Chinese Pistachio

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I'm thinking about putting a Chinese Pistachio tree in my back yard but haven't found any information on it's root system. I would like to know how it is with surface roots. Just got rid of some Sweet Gums and don't care to do that again. RM~
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They are pretty, but very prolific, like a silk tree. They can quickly become a real pest.
Kate
: I'm thinking about putting a Chinese Pistachio tree in my back yard but : haven't found any information on it's root system. I would like to know how : it is with surface roots. Just got rid of some Sweet Gums and don't care to : do that again. RM~ : :
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What does this mean? Prolific at what and how does it become a pest? They don't produce any nuts, and they are grown all over the place in Texas with little to no invasiveness. I'm just curious what you mean by prolific and real pest.
Victoria
On Sun, 03 Jul 2005 10:39:28 GMT, "SVTKate"

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Do the roots stay pretty well below the surface??
I would assume that prolific means that they hatch a lot of little ones. They can't be any worse than a Mimosa that a neighbor two doors down has, we just mow em down as they pop up. It's them dadgum above ground roots that irritate me. RM ~
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wrote:

I've never seen one with surface roots, but that's not a scientific answer. As for hatching little ones, they don't produce anything, so nothing to hatch. There are no nuts, or nutlets or seeds or discernable flowers. They are fast growing. I bought a slip about 3 years ago and it's over 15 feet tall.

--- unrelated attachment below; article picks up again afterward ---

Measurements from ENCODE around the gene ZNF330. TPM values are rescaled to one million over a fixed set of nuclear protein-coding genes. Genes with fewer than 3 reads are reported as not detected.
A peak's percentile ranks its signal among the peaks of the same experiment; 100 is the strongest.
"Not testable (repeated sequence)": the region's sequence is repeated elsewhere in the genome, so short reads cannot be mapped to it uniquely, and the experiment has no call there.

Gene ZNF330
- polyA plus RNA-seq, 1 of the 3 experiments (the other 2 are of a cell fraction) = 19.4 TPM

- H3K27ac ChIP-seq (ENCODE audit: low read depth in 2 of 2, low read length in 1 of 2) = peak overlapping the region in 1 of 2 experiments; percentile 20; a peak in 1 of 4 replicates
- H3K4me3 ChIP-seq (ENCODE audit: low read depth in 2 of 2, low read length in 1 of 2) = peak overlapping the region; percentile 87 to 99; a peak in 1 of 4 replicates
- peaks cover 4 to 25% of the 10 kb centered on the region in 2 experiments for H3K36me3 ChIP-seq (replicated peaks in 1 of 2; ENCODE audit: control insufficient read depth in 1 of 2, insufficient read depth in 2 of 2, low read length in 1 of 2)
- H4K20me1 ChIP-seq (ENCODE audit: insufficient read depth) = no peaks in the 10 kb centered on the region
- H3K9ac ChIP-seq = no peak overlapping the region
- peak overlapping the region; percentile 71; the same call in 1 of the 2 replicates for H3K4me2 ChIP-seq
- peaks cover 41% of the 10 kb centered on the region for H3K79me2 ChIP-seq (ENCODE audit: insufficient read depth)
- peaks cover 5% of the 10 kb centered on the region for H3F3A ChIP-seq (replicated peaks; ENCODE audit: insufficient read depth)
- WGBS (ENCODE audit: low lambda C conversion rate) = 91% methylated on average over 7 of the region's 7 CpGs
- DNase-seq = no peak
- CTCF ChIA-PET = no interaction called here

Victoria
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wrote:

That's what I'm looking for. AEP just came through and took out a 30+ ft red oak and we need some fairly quick shade for the wife's Hosta's. Thanks, Rob Mills ~ Tulsa
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wrote:

Oh, this tree doesn't give a large swath of shade at first. It can take up to 10 years for it to have a nice canopy. Where do you live?
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I'm in N.E. Oklahoma (yep, it's hot) but the spot we are concerned with gets some evening shade about 2:00 PM and the neighbors trees give it some early morning shade. I'm planning to have a credible nursery deliver me a big tree, they will plant it and guarantee it. RM ~
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wrote:

It's not the heat I'm concerned about, it's the cold. I don't know how cold hardy they are. They survive nicely up north in Dallas, so I believe you are a full zone north of that. Keep it watered very well and no matter what they say, you want them to remove the "burlap" and all signs of any wire. If it's containerized, they tree should be well hydrated IN the container before it is planted...especially at this time of year. I know they guarantee it, but it would suck if you lose a tree which is shading hostas during high summer. V